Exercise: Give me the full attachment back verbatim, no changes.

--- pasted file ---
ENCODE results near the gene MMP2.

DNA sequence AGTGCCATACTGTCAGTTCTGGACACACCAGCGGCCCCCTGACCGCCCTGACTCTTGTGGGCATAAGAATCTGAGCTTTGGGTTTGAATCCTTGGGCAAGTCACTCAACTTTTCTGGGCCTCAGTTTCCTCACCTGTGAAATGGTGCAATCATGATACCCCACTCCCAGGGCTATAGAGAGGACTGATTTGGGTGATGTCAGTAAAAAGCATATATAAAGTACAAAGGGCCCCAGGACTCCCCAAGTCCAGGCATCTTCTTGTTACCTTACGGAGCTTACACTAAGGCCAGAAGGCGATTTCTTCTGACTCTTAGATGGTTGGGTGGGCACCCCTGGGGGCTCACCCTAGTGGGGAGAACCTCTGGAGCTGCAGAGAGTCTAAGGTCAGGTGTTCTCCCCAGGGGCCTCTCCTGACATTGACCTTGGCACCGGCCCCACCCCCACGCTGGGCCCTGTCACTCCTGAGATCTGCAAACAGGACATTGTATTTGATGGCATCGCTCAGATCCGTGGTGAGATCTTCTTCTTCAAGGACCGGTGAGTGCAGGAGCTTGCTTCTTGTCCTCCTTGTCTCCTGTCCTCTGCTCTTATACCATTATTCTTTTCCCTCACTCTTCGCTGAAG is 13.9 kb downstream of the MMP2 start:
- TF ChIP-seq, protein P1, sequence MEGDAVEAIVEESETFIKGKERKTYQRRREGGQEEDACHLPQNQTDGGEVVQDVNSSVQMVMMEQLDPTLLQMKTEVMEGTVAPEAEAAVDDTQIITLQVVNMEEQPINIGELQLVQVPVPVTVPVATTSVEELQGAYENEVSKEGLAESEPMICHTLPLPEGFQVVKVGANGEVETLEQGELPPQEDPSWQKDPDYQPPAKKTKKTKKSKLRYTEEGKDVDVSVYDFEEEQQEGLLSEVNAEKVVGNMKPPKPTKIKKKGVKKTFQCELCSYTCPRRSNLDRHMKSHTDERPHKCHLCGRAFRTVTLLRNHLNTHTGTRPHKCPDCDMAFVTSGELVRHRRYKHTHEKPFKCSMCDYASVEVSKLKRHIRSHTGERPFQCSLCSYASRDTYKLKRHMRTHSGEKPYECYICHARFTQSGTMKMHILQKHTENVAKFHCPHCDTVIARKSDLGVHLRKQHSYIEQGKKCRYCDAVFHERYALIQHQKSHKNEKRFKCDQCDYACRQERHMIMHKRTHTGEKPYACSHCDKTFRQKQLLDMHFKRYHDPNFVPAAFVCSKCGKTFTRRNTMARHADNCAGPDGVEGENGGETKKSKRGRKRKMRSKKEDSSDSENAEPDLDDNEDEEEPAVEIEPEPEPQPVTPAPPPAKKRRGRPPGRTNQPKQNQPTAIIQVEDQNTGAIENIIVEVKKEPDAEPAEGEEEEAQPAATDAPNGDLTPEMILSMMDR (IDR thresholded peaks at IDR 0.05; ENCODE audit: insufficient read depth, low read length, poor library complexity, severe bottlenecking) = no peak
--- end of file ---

ENCODE results near the gene MMP2.

DNA sequence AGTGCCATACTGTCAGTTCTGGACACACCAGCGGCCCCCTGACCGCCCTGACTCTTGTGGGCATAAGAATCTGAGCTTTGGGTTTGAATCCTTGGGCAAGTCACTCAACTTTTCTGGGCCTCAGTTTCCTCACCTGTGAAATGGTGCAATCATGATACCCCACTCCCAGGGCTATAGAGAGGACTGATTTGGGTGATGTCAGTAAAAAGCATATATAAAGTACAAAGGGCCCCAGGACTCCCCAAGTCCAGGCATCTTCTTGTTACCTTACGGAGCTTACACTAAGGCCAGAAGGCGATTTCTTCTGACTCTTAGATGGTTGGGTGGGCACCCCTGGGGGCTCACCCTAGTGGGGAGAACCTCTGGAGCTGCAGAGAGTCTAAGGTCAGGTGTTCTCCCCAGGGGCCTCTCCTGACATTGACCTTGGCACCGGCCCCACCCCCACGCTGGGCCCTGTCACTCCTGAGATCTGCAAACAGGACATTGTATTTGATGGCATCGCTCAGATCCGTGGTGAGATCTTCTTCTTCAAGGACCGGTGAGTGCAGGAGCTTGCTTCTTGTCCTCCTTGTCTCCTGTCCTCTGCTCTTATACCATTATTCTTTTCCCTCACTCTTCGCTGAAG is 13.9 kb downstream of the MMP2 start:
- TF ChIP-seq, protein P1, sequence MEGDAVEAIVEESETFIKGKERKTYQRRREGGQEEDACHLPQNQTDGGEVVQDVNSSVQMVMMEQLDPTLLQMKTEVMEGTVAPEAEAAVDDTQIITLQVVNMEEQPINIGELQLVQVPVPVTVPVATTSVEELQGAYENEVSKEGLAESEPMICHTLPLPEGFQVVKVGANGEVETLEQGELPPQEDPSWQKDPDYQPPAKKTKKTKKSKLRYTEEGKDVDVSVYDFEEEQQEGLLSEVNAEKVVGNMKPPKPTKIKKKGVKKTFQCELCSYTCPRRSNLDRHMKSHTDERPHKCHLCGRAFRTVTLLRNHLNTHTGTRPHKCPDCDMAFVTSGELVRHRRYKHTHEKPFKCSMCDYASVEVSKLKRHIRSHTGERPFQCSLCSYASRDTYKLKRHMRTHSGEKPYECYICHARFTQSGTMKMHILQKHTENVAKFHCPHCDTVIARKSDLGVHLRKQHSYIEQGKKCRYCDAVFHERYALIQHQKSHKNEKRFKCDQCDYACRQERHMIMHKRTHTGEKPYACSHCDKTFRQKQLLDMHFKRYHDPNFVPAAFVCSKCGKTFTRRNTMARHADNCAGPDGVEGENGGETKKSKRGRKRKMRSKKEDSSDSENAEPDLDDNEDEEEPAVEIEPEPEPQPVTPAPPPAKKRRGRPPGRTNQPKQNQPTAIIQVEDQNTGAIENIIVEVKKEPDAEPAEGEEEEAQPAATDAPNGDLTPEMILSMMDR (IDR thresholded peaks at IDR 0.05; ENCODE audit: insufficient read depth, low read length, poor library complexity, severe bottlenecking) = no peak